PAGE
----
Tintin Outed by British Columnist
Matthew Parris, a well-known gay British columnist, radio and television presenter, and pundit, posted a lengthy column (a mad rant, perhaps) today, outing the comic character Tintin, created by Belgian artist Hergé.
Writes Parris: "What debate can there be when the evidence is so overwhelmingly one-way? A callow, androgynous blonde-quiffed youth in funny trousers and a scarf moving into the country mansion of his best friend, a middle-aged sailor? A sweet-faced lad devoted to a fluffy white toy terrier, whose other closest pals are an inseparable couple of detectives in bowler hats, and whose only serious female friend is an opera diva...And you're telling me Tintin isn't gay?"
Among Parris' 13 points of argument:
"Background and origins: A total mystery. Tintin never talks about his parents or family, as though trying to block out the very existence of a father or mother. As psychologists will confirm, this is common among young gay men, some of whom find it hard to believe that they really are their parents' child. The “changeling” syndrome is a well-known gay fantasy.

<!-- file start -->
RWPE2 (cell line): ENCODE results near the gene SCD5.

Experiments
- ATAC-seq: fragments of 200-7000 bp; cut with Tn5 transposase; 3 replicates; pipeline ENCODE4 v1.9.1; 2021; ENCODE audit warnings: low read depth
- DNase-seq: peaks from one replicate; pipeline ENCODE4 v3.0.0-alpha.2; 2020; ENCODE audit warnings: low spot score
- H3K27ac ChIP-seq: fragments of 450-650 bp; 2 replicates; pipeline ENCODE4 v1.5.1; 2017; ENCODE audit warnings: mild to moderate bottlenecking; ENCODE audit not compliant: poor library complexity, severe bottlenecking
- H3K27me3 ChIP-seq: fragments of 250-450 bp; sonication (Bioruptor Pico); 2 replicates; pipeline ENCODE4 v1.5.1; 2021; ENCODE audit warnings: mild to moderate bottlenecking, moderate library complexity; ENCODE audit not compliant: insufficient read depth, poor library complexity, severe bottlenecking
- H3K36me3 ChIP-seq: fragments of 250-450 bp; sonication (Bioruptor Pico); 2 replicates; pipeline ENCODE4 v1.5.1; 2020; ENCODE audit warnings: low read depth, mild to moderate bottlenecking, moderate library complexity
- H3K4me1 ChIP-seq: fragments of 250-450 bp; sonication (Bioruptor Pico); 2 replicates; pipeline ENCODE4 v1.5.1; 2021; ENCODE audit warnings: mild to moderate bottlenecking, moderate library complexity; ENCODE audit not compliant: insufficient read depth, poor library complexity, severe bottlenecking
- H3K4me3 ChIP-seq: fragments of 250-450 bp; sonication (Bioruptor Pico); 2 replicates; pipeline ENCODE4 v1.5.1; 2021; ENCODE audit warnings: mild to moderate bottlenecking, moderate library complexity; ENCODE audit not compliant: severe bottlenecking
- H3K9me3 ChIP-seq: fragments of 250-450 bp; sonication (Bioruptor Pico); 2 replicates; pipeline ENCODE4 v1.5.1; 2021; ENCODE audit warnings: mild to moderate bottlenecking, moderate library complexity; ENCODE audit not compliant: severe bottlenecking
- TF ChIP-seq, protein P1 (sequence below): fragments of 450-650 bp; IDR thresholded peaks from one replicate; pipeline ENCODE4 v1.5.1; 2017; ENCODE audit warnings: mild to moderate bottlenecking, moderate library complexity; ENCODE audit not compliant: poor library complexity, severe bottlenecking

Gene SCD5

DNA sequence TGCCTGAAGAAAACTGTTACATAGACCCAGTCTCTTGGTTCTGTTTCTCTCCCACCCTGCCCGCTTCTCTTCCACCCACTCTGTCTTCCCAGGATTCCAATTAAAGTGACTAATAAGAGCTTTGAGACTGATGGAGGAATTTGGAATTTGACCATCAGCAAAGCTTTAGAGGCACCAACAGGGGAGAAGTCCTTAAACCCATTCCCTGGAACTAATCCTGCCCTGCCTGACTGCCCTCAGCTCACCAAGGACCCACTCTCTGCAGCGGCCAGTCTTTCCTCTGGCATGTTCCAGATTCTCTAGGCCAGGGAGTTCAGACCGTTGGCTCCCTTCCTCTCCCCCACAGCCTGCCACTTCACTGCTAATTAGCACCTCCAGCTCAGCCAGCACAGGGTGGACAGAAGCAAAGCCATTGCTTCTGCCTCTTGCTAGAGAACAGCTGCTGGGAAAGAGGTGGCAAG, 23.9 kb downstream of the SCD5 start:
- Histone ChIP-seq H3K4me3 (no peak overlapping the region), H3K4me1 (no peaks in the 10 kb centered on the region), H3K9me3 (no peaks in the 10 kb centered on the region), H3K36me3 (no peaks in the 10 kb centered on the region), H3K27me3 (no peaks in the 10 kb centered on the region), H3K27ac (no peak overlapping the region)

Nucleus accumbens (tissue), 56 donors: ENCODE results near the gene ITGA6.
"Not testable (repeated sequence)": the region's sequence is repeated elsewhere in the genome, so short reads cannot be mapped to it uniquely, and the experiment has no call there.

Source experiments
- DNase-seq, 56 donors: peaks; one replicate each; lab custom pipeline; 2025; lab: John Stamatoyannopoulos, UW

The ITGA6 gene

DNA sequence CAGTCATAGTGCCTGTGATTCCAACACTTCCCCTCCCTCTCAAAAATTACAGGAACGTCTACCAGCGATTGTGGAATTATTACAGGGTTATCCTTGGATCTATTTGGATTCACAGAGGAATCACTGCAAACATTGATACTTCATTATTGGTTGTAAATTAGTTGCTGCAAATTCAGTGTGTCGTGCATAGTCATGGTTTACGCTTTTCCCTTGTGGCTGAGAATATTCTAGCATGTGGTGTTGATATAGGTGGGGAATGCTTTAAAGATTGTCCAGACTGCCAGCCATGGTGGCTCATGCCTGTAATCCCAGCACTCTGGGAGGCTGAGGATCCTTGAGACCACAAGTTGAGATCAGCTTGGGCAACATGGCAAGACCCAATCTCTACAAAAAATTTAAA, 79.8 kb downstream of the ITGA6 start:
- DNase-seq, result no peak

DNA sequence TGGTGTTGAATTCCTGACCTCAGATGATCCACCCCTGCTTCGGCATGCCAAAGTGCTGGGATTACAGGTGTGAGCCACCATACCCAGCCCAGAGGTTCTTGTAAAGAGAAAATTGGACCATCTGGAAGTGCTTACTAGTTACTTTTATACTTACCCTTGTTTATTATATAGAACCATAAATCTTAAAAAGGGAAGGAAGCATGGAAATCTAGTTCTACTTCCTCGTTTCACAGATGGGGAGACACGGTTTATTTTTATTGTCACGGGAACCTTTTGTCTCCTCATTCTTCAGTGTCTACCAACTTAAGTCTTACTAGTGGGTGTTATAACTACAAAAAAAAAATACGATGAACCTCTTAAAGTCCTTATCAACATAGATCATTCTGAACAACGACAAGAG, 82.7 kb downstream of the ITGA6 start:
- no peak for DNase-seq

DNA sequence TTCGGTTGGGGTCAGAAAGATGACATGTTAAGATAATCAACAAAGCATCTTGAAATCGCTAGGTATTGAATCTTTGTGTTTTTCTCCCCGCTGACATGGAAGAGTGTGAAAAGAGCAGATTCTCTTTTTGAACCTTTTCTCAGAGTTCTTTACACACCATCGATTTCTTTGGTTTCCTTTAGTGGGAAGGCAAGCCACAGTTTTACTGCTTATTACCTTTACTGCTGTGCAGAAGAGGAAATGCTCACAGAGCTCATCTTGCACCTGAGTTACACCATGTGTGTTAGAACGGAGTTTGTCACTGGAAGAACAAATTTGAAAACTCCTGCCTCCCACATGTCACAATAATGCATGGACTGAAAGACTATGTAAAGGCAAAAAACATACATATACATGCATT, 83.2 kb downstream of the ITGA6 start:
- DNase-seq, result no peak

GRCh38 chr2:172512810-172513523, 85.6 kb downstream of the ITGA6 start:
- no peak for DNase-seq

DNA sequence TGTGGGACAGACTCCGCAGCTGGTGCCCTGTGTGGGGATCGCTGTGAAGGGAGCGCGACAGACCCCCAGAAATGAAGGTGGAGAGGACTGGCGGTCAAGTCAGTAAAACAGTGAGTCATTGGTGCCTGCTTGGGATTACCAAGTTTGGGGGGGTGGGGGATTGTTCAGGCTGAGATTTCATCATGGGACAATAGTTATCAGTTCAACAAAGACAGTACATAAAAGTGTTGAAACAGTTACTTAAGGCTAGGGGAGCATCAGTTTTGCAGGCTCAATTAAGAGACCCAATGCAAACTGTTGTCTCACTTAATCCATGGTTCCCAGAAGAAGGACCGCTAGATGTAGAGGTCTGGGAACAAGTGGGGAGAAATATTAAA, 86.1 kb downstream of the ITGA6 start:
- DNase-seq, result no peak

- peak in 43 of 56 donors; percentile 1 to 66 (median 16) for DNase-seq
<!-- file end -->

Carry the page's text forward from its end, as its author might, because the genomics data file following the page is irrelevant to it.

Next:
"Domestic circumstances: Tintin does not, in fact, move in with his sailor-friend, Captain Haddock, until 1940 (The Crab With The Golden Claws). As is so often the case with male homosexual couples, a veil is drawn over how and where the couple met, but Tintin and his mincing toy dog Snowy are invited to share Haddock's country home, Marlinspike Hall. The relationship, however, is plainly two-way, for although when Haddock first meets Tintin (before the sea captain's retirement) he is drinking heavily and emotionally unstable, he is calmed over the years, settles down and is finally ennobled by his younger friend's companionship when, in Tintin in Tibet, he offers to lay down his life for him.
"Snowy: The only unambiguously heterosexual male mammal in Tintin's entire universe. We know that because of Snowy's tendency to be distracted by lady dogs: a tendency in which he is consistently foiled by his master and by Hergé's plot. Pity this dog, wretchedly straight and trapped in a ghastly web of gay human males."
Of course Tintin's gay. Ask Snowy [the times]